1. Trimmed and enhanced our bodies of work to create both an online and physical portfolio that best represented our artistic strengths and voices.
2. Designed business cards (I recommend moo.com for sharp and well-priced cards!) and mailers (I’m not sure if graphic designers necessarily send out mailers, I think that might be more under the fine artist category).
3. Drafted up invoices and contracts for future use (which was just a matter of searching the internet for a standard freelance designer invoice/contract and recreating it in InDesign, tailored to our needs).
4. As an assignment, we reached out to 5 professional artists whose work we admired and asked them for a critique of our site. That one was nerve-wracking, but I was pleasantly surprised that some of my art heroes got right back to me with valuable suggestions.
I’d recommend spending a good chunk of time on all of these points. Having this as a foundation is incredibly helpful, and spending a few days re-tuning your site and resume every few months will have you fully prepared for any jobs that come at you. People will know you as someone who takes their work seriously, which is the best professional reputation you can have.
Things that I’ve learned since graduating: DON’T miss out on online promotion! Creating a LinkedIn profile, starting a blog, a Twitter account, and having a Facebook page specifically for your work are all great ways to gain traction and get your name out there. People are always looking for designers and passing around links. You’d be surprised at the amount of work you can get through being the friend of a sister of someone’s cousin who happens to be launching a start up and needs a new website and logo.
I’ve found Twitter and Tumblr to be especially helpful for 1. Posting updates when you make new work and 2. Talking about yourself. Personally I’m kind of an over-sharer, but I’ve made a lot of professional connections just through being positive and chatting about stuff I enjoy.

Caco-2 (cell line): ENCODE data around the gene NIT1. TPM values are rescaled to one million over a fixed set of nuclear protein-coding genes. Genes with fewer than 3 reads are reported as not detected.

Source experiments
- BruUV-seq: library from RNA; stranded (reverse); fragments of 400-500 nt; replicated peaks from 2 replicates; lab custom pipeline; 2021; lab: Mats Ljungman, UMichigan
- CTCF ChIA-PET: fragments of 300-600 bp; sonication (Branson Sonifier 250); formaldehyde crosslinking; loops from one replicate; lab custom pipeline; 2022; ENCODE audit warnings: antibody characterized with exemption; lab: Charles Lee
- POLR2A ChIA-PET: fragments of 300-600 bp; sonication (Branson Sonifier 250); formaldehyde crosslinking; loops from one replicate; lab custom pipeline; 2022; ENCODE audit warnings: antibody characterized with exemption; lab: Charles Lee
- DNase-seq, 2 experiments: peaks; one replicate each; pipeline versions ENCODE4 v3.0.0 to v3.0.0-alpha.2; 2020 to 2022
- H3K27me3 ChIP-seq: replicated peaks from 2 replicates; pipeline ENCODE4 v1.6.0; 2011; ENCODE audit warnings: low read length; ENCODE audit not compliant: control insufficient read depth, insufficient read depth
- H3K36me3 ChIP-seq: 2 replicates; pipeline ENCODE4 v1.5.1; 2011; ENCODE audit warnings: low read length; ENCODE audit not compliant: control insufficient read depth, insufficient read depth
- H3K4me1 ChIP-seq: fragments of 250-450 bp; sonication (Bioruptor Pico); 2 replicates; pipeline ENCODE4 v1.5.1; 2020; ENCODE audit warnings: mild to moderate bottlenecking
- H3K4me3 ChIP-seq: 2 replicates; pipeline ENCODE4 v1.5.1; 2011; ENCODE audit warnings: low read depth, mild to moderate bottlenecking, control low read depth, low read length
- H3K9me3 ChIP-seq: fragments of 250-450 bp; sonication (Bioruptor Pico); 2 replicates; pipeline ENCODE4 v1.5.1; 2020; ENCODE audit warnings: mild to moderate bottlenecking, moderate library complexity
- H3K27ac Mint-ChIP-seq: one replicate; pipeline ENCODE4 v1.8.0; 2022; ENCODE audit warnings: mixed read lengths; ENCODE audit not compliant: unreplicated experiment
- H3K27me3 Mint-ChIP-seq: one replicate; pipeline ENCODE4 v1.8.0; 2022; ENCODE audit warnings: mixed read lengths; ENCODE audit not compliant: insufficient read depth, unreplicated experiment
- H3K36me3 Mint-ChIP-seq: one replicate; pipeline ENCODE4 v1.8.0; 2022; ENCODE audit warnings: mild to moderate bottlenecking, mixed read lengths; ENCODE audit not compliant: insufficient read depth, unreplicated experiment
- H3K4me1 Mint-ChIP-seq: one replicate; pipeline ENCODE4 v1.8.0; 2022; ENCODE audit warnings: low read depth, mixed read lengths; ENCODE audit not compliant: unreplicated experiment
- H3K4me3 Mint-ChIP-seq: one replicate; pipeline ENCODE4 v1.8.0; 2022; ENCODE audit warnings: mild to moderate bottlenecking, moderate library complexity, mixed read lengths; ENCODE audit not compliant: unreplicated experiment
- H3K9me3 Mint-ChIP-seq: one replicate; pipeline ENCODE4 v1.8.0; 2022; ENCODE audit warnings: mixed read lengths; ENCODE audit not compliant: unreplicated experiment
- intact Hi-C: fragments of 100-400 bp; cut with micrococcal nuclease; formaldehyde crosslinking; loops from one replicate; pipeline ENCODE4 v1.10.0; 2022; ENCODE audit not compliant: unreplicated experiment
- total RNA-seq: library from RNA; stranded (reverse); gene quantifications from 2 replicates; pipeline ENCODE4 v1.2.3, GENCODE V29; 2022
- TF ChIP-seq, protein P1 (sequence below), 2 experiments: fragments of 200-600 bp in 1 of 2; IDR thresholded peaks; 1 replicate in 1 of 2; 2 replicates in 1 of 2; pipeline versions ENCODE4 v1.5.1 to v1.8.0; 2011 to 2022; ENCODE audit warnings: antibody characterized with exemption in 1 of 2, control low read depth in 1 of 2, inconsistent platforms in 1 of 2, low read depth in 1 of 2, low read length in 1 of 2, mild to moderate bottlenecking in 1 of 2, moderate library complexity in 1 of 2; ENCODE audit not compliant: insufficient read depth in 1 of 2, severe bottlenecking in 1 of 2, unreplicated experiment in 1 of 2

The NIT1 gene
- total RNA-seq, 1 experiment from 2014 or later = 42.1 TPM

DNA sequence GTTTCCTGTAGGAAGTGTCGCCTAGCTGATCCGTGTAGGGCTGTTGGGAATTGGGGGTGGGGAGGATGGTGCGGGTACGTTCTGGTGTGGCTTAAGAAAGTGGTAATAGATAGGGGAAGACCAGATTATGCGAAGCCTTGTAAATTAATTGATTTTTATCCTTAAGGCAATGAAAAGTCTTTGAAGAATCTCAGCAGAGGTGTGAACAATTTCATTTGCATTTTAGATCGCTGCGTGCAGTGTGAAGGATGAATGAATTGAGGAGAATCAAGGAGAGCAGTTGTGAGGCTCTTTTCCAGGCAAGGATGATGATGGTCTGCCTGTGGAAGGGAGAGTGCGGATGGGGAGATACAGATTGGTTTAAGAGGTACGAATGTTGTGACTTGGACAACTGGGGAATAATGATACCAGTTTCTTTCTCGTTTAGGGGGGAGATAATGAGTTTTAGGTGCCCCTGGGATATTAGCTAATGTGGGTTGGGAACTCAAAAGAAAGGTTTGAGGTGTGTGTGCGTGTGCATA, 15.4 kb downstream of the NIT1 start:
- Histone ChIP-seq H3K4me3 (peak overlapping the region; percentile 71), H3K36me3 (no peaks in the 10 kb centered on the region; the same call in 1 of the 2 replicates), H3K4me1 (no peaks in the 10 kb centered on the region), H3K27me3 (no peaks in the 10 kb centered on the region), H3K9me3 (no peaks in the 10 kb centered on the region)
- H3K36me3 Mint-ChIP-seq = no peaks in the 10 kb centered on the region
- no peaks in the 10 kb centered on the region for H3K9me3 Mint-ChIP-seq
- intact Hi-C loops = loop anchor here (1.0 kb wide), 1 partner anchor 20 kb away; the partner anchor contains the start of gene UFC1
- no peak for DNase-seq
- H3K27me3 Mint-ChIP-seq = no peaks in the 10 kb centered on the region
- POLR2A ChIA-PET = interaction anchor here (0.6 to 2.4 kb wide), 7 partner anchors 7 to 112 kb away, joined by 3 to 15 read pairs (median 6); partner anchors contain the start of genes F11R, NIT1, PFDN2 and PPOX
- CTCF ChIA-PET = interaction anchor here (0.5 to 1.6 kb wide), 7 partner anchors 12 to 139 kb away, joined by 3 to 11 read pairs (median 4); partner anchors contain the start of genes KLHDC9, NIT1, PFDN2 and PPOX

will there be a new chapter at the end of this month? or a half-chapter, even?
probably not. please understand i just started a new fulltime job of drawing all day and then when I come home I have 2 freelance comics coloring contracts still going. i’m basically dead rn. nobody wants to get back to bff more than I do but it’s just not physically possible right now. please be patient, I seriously am working on it, I haven’t forgotten about it nor do I plan to give it up.
in the meantime I suggest reading tinf,the inheritors, brainchild, avialae, orjob satisfaction!! (just a few comics i’ve been interested in lately since some people sent messages asking for meantime-recs. in general this ask is a response to like 20 asks I’ve gotten recently so please anon don’t think i’m mad at you or jumping down your throat in particular!!! i love you all and really appreciate you want bff to update!)
The Freelancer's Guide to Imperial Contracts - By Tohm Schriver
War’s still going. That means more dead soldiers and Mandos. With the Hutts throwing in with the Republic, its a great time to be a merc. Empire’s hiring more, but it’s a high risk work environment. Here are a few tips to make sure your work is lucrative, long lasting, and that you aren’t murdered by your boss.
Mind your manners. Sith are the top of the food chain there.
Seriously mind your damn manners. It doesn’t matter if he’s a complete prick idiot, you call out a Sith and you can expect decapitation. Probably. Or lightning.
Sith have weird powers. Best way is to wear a helmet most of the time so they don’t see you make the appropriate faces when they do something impossible.
Mandalorians tend to be muscleheaded cult-minded idiots with a bunch of chest-thumping and ‘vod-ing’ left and right. Best to ignore them.
Avoid Vaiken Spacedock.
Convert your currency ahead of time. Imperial credits are the way to go. Ammo isn’t cheap and a lot of merchants there wont take anything other than sanctioned cash.
You’ll hear the word 'sanctioned’ a lot.
Upgrade your equipment. There’s plenty in the way of hardware in the Empire, and since they’re so industrious they have some quality pieces.
Be a professional. The place isn’t alien-friendly, and dont let the dancing girls fool you. Anything less than what the job calls for and you may as well pack your bags before a contract is drawn on you.
Make yourself invaluable. Know what the difference is between the Empire’s droids and mercenaries? Some are disposable, the others can be repaired. In their eyes at least. Be worth your pricetag.